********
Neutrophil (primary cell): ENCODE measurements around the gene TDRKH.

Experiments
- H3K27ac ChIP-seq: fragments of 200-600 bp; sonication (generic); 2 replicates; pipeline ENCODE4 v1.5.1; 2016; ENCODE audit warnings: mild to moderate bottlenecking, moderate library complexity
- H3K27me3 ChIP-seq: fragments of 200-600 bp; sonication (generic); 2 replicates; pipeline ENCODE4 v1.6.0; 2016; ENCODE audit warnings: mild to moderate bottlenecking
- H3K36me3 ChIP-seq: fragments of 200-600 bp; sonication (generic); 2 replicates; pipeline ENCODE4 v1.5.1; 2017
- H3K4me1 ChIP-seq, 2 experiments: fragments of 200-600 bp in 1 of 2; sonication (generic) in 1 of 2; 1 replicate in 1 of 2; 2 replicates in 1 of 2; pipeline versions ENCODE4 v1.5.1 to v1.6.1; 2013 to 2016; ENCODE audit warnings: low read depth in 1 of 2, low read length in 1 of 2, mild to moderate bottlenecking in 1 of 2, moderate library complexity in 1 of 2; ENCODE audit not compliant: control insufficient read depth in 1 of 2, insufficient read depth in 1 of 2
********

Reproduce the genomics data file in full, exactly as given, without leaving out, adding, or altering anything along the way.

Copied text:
Neutrophil (primary cell): ENCODE measurements around the gene TDRKH.

Experiments
- H3K27ac ChIP-seq: fragments of 200-600 bp; sonication (generic); 2 replicates; pipeline ENCODE4 v1.5.1; 2016; ENCODE audit warnings: mild to moderate bottlenecking, moderate library complexity
- H3K27me3 ChIP-seq: fragments of 200-600 bp; sonication (generic); 2 replicates; pipeline ENCODE4 v1.6.0; 2016; ENCODE audit warnings: mild to moderate bottlenecking
- H3K36me3 ChIP-seq: fragments of 200-600 bp; sonication (generic); 2 replicates; pipeline ENCODE4 v1.5.1; 2017
- H3K4me1 ChIP-seq, 2 experiments: fragments of 200-600 bp in 1 of 2; sonication (generic) in 1 of 2; 1 replicate in 1 of 2; 2 replicates in 1 of 2; pipeline versions ENCODE4 v1.5.1 to v1.6.1; 2013 to 2016; ENCODE audit warnings: low read depth in 1 of 2, low read length in 1 of 2, mild to moderate bottlenecking in 1 of 2, moderate library complexity in 1 of 2; ENCODE audit not compliant: control insufficient read depth in 1 of 2, insufficient read depth in 1 of 2